• Pinch-off: It’s tedious, but for the bigger, non-winged pests like hornworms, you can simply pick off the pests with your fingers.
  • Companion planting: Growing pollinator plants near your tomatoes can attract other insects (and birds) that eat those pesky insects. 
  • Non-toxic pest-blockers like diatomaceous earth can work well against crawling bugs.

#8: Preventing blossom-end rot

We’ve gone over how to protect tomatoes from fungus and pests, but what about the most dreaded harvest-spoiling ailment of them all: blossom-end rot?

Blossom-end rot (BER) starts as a dark, soggy area at the “blossom end” of the fruit and can cause the entire tomato to become a yucky brown lump. It can seemingly arise suddenly in otherwise healthy tomatoes and can be incredibly frustrating! 

Learn more about blossom-end rot in other vegetables.

As our R&D Team member Andrew Pedersen shares in this short video, blossom-end rot is a result of calcium deficiency when the fruit was young and can be prevented by making sure you’re watering your plants properly. It can show up when tomatoes are under-watered, over-watered or watered inconsistently, or when there’s an excess of nitrogen or other calcium-blocking minerals in your soil. 

Be sure to not over-fertilize as an attempt to cure blossom-end rot! Check out Andrew’s video for a few more tips about the nutrient makeup and plant structure that can help your tomatoes avoid succumbing to BER.

Happy growing!

8 tips for growing tomatoes


- True Organic - TrueOrganic.com

How to Grow Strawberries in Your Home Garden

April 14, 2023

Edible Gardening

How to Grow Strawberries in Your Home Garden

Who doesn’t want a basket full of juicy, sweet red berries to share? Strawberries are one of the most rewarding and delightful crops to grow in your home garden. The many varieties of strawberry plants make it possible to grow in almost every Plant Hardiness Zone and harvest strawberries from June to first frost.

If you’ve tried growing strawberries and haven’t had much success, you may just need a few pointers to help cultivate strawberries. They’re not complicated crops to care for, but can require a bit of specific care for the best results.

If you time it right and take good care of your plants, you’ll be feasting on strawberries from early summer to late fall — and maybe even freezing an abundant harvest to enjoy all year.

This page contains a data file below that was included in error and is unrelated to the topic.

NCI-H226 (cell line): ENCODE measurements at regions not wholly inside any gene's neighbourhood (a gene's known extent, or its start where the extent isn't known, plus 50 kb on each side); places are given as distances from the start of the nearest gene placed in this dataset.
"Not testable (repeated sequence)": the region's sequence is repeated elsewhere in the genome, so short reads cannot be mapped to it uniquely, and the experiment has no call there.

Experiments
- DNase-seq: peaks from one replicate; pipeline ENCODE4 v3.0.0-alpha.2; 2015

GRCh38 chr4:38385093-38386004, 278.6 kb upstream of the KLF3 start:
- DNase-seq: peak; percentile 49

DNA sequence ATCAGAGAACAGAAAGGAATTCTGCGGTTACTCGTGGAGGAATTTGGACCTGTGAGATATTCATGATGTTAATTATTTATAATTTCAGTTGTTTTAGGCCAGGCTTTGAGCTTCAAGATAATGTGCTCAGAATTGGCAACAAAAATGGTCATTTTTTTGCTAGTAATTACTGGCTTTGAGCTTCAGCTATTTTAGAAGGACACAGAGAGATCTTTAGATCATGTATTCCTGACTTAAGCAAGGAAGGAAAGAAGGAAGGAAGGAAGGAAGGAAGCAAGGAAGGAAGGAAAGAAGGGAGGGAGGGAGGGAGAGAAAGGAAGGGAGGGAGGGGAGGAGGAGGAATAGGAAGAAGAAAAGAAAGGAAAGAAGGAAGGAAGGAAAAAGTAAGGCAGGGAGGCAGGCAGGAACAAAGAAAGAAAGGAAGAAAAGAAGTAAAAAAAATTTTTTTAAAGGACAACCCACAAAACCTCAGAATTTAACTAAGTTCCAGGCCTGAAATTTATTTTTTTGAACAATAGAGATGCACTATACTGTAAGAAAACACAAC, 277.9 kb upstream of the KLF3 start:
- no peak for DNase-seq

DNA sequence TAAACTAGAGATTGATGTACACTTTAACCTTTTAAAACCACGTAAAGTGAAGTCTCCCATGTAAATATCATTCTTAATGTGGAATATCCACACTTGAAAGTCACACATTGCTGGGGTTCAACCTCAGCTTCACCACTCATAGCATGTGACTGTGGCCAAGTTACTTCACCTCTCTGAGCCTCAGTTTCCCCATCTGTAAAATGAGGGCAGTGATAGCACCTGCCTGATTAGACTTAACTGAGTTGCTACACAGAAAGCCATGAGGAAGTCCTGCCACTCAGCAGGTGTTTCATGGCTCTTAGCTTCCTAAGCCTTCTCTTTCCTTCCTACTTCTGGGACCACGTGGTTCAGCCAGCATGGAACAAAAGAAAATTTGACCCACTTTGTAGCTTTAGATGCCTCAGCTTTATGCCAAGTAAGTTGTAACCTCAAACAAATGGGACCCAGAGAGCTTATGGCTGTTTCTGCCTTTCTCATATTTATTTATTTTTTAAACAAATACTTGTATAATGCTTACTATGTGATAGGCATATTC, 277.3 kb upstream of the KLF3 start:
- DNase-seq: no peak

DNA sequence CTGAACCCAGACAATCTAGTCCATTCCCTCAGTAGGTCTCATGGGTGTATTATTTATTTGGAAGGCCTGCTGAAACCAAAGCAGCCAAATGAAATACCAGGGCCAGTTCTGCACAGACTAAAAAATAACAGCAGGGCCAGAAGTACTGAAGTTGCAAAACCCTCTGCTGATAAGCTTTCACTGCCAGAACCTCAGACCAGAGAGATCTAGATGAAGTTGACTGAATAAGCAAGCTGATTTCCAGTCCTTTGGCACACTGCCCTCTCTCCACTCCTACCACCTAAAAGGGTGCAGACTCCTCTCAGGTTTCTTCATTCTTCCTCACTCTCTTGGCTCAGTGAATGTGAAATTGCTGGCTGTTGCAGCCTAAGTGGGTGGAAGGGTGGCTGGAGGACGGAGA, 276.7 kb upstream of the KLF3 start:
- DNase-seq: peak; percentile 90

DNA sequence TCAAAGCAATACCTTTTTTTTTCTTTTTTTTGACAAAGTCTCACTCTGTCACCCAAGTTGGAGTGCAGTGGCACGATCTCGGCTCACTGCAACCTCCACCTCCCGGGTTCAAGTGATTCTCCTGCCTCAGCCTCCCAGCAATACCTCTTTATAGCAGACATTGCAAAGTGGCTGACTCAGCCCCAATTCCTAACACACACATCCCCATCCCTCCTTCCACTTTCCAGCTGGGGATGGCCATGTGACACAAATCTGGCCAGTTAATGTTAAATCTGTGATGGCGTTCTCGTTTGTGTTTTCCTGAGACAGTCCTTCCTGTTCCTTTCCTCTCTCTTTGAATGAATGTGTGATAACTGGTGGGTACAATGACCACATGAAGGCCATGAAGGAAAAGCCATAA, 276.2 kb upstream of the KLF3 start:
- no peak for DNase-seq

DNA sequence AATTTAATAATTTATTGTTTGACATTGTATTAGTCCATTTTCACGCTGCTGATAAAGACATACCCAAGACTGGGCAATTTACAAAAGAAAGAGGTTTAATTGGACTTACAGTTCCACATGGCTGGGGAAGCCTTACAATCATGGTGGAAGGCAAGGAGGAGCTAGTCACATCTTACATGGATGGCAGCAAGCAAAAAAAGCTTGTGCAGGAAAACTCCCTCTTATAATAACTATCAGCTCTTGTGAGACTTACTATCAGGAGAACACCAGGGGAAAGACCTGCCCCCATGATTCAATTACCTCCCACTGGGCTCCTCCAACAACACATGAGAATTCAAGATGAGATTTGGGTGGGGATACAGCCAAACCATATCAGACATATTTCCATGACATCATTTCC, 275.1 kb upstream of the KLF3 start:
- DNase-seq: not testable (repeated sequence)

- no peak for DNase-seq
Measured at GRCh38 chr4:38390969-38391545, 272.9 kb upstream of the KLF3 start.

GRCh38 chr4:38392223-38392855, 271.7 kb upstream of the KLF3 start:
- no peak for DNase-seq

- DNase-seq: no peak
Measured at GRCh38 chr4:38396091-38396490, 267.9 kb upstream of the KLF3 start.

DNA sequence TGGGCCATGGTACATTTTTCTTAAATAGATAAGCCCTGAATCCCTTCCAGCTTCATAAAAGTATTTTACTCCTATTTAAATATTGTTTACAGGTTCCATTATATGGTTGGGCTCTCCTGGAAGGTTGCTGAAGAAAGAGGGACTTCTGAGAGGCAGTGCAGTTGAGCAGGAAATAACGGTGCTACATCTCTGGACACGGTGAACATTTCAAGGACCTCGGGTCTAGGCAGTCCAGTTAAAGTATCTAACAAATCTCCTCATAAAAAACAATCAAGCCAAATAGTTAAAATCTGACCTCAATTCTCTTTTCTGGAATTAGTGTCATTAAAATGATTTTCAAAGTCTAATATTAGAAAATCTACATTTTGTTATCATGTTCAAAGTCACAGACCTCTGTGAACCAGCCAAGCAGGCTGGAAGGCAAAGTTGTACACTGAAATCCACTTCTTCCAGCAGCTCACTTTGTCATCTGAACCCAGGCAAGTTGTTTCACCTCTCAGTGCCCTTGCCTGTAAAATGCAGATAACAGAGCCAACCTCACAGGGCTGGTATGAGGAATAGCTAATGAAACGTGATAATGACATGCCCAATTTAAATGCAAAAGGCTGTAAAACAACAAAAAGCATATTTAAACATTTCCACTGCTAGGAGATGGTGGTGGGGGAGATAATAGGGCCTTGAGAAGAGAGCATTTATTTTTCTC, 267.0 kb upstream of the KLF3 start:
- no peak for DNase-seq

The Basics of Growing Strawberries

Let’s get you started with a few basic tips and guideposts for growing strawberries in your home garden.

  • The scrumptious red treats that you harvest from strawberry plants are, in fact, not berries at all! The fruits produced by strawberry plants are called “aggregate” fruits — a group of tiny fruits embedded in one, juicy flesh receptacle!
  • Strawberries can be grown in almost every Zone — but there are many varieties and you want to make sure you choose the right kind for your Zone.
  • Whatever Zone and variety, strawberries need full sun (at least 6 hours a day) to produce lots of yummy, ripe fruit.
  • Strawberry plants each need at least 12 inches of space (ideally up to 18 inches), so choose an area or containers that allow for decent spacing.
  • Yes, you can grow strawberries in containers! Just be sure they have enough space to spread out. Strawberries have comparatively shallow root systems, so they need more space horizontally than vertically.
  • Strawberries need bees for pollination. Therefore, it’s a great idea to have strawberries alongside a pollinator garden.
  • Strawberries do take some specific maintenance, including trimming runners (or else, like many berries, strawberries can have a tendency to take over your yard or garden bed).

strawberry vine

Types of Strawberry Plants 

There are three general types of strawberries to choose from, and you can mix and match them, depending on your Zone.

  • June-bearing strawberries: These are the most commonly grown strawberries in the U.S. They produce a big crop in mid-June to early July. Though they only fruit once per season, these tend to give the highest yields.
  • Ever-bearing strawberries: This type will give you two crops, one in early summer and another in early fall.
  • Day-neutral strawberries: These cold-tolerant strawberry types produce fruit throughout the growing season and do better in shady spots, but the berries are less flavorful.

When to Plant Strawberries

Strawberries can be grown as perennials in most Zones, with attentive care. These plants go dormant in winter — you’ll see them drop their leaves and stop growing, but they aren’t dead! 

In Zones 4 and 5, be sure to mulch or otherwise cover strawberries properly through those cold winters.

Bareroot strawberry plants can be put in the ground or outdoor containers anytime after the last frost in spring. As soon as the soil is soft enough to pierce with a trowel, you can plant strawberries! 

They can also be planted in winter, then covered in preparation for spring. Since strawberries go dormant in winter and are perennial plants, they’re naturally inclined to over-winter.

After four or five seasons, strawberry plants may stop producing lots of fruit — while the plant can still keep growing, you may want to compost those “old” plants and start with new ones if you want big harvests. 

How to Plant Strawberries

Strawberry plants have a stemmy crown that needs to be above the soil, so many people accidentally plant them too deep. 

  • Plant the roots, not the crown.
  • But make sure roots are covered! If the roots are exposed, the plant will lose water and be at risk of damage.
  • Choose a sunny spot. Strawberries need 6 hours of sunlight at minimum — ideally, they will be getting 8 hours of good sunlight every day.